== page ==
Wife of a departing soldier lifts her son for farewell embrace. Oklahoma, 1945:
Not my picture. Source was Pinterest. Click here for source.

If Anybody

December 25, 1944.

I remember that day when he left.
It was the spring of 1942, and the sun was rebelliously shining in the bright morning sky like nothing was being torn apart— like a war wasn't raging. I wonder how many times the sun has shone over a scene like that one—a scene of longing and fear, of love and selfish wishes.

As my husband, Jackson, my son, Lawrence, and I drove to the train station, Lawrence wouldn't stop asking why Daddy had to leave. He had been told many times before that Daddy had to go defend America, but he didn't understand. When we arrived, Jackson parked the car and grabbed his things, "Well, Martha, this is it."

I just looked at him, with tears of sadness forming in my eyes, "I wish...Oh, Jackson, I wish..." My tears sufficed for words as I rushed into his arms, and cried. He gently held me, stroking my brown hair in love.
"Okay, I'll be late." I pulled away, composing myself and wiping my tear stained face, "Right, I'm sorry. I know you can't stay, but I am going to miss you."

"I'll miss you too," Jackson said, his blue eyes shining.

As he boarded the train, I gave him one last kiss and hug, and Lawrence did also. I watched as Jackson disappeared into the train and then through the window as he found his seat on the passenger car. Jackson, smiling face, put half his body out the window, and said, "I love you, and I always will...no matter what happens, Martha Wright, remember that."

"I will," I said, trying not to choke up, for his sake.

"And I love you, too, buddy," He said to Lawrence.

"Momma, can I hug daddy again?"

"He's already on the train, Lawrence," I told him, then, looking at my husband, said, "Alright, I'll lift you up." I picked up Lawrence, and lifted him as high as my arms would carry him, halfway up to the train window. Jackson took over, and grabbed his son up till all I had was Lawrence's legs, and hugged him, saying something in his ear that I couldn't understand except for parts like "I love you", "Daddy has to", and "I'll come back".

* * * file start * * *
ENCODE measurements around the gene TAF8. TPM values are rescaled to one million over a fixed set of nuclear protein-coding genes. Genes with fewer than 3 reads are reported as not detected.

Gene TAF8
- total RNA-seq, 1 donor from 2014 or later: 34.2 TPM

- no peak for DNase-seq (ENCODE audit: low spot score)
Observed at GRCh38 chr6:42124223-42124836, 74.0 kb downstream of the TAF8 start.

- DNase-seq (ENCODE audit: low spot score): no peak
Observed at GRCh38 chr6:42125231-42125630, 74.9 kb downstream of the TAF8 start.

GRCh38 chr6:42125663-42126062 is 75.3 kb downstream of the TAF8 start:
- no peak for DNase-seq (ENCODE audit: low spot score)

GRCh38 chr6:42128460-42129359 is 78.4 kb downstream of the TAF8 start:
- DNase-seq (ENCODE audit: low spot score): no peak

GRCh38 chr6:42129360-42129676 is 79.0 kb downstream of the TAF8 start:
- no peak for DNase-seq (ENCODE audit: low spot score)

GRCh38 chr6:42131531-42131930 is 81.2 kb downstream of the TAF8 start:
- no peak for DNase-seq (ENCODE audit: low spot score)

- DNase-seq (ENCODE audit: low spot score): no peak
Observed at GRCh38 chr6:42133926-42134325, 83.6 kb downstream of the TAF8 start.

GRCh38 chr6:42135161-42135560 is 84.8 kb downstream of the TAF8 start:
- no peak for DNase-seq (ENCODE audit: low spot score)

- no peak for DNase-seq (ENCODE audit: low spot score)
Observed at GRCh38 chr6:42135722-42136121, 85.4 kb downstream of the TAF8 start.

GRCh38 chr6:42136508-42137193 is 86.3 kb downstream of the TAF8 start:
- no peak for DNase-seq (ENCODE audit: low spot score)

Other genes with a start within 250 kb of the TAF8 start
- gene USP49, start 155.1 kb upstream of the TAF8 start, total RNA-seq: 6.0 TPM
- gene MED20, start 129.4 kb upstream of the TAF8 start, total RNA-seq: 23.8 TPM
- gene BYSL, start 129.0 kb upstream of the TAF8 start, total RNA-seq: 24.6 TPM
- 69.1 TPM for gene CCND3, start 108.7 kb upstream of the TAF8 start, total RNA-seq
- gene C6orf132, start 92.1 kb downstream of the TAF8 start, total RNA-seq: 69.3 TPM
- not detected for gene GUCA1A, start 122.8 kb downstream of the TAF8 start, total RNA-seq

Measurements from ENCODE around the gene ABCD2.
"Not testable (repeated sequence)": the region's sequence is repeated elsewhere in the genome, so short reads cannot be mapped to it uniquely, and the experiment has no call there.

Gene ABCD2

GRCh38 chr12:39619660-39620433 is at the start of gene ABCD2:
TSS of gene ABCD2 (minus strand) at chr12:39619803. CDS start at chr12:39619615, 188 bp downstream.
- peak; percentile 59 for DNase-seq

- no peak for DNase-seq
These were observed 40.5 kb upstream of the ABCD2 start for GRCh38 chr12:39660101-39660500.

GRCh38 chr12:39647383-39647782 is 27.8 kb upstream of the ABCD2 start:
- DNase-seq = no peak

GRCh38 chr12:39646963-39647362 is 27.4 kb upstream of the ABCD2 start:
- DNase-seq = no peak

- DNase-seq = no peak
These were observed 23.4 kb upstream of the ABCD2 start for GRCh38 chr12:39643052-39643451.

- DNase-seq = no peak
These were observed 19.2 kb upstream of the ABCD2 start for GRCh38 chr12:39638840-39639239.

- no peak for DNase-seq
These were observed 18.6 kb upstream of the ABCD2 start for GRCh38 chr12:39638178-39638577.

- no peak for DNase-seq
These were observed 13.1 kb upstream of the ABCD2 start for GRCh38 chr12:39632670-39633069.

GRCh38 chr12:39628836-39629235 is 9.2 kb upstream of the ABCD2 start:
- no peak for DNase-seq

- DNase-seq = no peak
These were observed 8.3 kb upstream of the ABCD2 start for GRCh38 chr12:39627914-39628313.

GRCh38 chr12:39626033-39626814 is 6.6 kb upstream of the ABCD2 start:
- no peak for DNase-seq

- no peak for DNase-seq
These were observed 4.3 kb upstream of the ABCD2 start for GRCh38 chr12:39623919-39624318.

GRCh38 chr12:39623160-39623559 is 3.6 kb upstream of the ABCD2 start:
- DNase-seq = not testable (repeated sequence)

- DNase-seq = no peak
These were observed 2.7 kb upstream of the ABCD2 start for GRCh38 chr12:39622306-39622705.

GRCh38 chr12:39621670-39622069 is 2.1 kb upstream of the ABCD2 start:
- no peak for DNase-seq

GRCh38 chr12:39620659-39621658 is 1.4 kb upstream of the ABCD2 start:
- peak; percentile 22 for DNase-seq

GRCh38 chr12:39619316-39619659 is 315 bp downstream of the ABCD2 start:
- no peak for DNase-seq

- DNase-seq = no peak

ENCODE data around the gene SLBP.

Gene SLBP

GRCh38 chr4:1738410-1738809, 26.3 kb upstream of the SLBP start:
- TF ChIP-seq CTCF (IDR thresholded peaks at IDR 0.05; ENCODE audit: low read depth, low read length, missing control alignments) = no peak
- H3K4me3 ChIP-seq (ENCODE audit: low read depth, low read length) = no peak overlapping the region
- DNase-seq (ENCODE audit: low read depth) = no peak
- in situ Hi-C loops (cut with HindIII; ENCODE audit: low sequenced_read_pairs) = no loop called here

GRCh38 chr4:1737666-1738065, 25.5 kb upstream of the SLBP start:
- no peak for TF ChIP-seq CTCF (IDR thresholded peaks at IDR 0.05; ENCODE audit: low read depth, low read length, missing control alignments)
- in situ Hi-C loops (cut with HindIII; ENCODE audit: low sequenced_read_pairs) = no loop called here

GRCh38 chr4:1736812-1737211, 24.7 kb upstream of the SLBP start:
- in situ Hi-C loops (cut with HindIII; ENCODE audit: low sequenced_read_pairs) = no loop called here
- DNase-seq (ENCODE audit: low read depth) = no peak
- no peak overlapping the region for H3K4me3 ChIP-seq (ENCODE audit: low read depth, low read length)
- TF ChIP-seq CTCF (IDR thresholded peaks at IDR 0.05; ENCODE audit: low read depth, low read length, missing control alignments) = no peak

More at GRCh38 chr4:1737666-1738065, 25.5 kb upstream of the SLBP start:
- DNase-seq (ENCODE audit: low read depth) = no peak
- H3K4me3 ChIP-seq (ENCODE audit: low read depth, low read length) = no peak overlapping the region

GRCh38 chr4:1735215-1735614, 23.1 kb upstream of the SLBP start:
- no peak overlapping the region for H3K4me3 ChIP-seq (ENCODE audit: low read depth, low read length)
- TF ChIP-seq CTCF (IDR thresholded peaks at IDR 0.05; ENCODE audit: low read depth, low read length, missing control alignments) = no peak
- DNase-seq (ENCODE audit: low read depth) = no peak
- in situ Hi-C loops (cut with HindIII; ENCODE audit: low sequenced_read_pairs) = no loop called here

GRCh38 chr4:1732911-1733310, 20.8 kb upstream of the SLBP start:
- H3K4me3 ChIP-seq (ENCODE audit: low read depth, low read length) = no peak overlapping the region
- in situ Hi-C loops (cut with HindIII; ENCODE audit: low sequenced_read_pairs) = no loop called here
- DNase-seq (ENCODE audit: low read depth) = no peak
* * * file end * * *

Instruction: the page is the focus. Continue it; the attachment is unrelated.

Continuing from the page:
But just as I...

Now you can go read the rest of the story on my writing blog: CLICK ON THIS SENTENCE. Thank you, and please tell me what you think in the comments, if you want.
Have a wonderful day, and thanks for tuning in!

THE SHORT STORY IS COPYRIGHTED ©2016. DO NOT COPY or use at all except by permission from the author. If you would like to use or share this story on your blog or something, please contact me via the contact form on the side of this blog.

Tuesday, September 27, 2016

The '40's on Tuesday // #5 // The Magic of Ordinary Days // Movie Review

Not my picture. Click for source.
The Magic of Ordinary Days...what's that?
It is a movie that I watched 3 times in the span of 3-4 days of renting it. Yup! 3 times! That's how good it was!

Starring: Keri Russell, Skeet Ulrich, Mare Winningham, Tania Gunadi, Gwendoline Yeo, and others.

Cinematography: Good for 2005.

Actors for the parts: Very good.

Would I watch it again? Yes.

More than once? Yes.

Official Rating: I couldn't find it. I can tell you it is a Hallmark movie, though.

My Movie Rating: PG is what I rate it, except for the fact they show the girl's water breaking (being honest). Still, this movie is on my favorites list!

Story Plot: Original from what I can tell.
The year is 1944. Livy Dunn(e) is pregnant, and her preacher father sends her away to be married to a farmer, Ray Singleton, in the middle of nowhere, to prevent birth out of wedlock. Leaving her dreams, and her home, Livy travels by train to another part of the state of Colorado to meet and marry Ray Singleton—a complete stranger.
Ray Singleton is full of kindness, forgiveness, and love for both Livy and her baby, but Livy isn't as ready for that yet. Livy copes with her new life, but inside she still wishes—until she finally finds something else—happiness, love, and a new look at life.
Also, in Livy's journey, she befriends two Japanese girls, Florie and Rose, who work Ray's farm. I personally liked this addition to the story. It shows that not every single Japanese-American during World War II was living completely without freedom. But it does not ignore the simple facts of their struggles and freedoms that were taken away, but it does not pound the girls into the ground, if you know what I mean.